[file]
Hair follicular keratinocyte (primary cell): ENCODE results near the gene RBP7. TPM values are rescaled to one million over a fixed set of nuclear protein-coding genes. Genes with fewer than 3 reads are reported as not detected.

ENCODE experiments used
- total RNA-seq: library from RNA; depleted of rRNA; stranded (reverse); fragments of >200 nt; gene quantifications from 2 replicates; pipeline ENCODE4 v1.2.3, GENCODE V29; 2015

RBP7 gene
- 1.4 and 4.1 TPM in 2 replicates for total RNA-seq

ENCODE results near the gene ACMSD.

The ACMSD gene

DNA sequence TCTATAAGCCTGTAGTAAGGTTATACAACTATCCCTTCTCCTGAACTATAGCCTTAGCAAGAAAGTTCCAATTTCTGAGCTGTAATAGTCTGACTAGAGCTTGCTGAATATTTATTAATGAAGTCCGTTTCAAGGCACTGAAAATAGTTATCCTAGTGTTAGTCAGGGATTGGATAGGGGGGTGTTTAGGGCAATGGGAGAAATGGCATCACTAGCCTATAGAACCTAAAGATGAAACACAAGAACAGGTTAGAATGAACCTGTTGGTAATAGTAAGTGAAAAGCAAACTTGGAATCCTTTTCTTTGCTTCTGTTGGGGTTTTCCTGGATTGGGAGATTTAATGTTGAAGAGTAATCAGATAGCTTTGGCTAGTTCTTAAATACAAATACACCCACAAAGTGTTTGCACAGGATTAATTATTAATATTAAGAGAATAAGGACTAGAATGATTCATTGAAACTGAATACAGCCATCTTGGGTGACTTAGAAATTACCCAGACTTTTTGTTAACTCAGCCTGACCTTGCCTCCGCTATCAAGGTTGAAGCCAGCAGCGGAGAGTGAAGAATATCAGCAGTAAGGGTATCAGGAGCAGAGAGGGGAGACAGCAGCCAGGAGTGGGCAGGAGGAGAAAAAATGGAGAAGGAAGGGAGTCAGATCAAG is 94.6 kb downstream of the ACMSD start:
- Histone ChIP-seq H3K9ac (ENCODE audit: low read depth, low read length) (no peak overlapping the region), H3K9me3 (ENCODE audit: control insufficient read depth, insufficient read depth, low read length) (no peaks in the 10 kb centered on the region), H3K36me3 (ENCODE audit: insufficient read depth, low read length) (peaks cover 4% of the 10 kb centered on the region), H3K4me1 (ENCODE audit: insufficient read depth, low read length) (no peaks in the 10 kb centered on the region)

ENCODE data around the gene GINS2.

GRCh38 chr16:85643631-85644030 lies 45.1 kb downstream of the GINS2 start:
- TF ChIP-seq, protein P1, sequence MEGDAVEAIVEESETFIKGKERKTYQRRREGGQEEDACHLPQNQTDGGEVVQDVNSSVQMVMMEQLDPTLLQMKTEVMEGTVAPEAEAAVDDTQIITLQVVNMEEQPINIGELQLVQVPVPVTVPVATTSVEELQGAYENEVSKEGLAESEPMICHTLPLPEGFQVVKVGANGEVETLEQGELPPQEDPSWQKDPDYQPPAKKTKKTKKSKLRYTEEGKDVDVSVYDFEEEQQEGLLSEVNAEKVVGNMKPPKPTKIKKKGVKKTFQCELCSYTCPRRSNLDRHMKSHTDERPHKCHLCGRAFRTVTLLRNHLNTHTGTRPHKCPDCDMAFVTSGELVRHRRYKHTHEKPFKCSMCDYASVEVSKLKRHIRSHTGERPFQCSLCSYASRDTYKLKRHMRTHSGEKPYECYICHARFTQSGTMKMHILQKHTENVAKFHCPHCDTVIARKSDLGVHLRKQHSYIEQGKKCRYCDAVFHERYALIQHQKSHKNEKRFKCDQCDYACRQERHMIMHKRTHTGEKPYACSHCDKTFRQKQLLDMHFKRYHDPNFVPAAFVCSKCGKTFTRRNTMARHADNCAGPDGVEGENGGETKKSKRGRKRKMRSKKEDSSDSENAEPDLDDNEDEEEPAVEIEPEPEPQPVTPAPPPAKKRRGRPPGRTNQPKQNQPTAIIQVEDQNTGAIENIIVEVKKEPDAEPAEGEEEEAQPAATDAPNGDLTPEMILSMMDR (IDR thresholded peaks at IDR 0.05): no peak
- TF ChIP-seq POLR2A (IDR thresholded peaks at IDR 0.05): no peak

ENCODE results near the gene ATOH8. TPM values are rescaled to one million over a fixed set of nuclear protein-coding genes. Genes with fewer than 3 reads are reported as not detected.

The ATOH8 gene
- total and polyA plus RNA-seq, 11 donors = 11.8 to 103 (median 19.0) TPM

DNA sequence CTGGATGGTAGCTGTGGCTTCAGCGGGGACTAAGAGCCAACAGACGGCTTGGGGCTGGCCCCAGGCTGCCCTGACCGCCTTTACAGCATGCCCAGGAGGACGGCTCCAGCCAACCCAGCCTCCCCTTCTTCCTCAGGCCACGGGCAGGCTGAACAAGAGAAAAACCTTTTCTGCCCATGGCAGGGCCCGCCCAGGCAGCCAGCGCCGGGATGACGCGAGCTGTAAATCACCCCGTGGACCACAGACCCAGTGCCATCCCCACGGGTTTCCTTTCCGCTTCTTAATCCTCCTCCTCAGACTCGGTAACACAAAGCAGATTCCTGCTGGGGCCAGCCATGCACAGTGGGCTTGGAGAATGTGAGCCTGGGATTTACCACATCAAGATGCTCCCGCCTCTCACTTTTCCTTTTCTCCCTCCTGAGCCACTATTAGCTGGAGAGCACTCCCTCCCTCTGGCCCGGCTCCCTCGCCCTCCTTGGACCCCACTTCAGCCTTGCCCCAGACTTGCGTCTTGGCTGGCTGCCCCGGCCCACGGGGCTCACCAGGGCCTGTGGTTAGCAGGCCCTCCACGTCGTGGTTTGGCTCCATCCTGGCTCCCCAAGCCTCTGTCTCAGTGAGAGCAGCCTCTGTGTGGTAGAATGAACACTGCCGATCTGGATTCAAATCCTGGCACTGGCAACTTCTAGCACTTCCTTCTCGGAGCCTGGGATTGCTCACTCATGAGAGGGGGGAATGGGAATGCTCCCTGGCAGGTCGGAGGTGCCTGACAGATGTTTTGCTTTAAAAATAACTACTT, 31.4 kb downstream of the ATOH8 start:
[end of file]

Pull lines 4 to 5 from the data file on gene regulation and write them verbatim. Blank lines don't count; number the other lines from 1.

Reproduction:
RBP7 gene
- 1.4 and 4.1 TPM in 2 replicates for total RNA-seq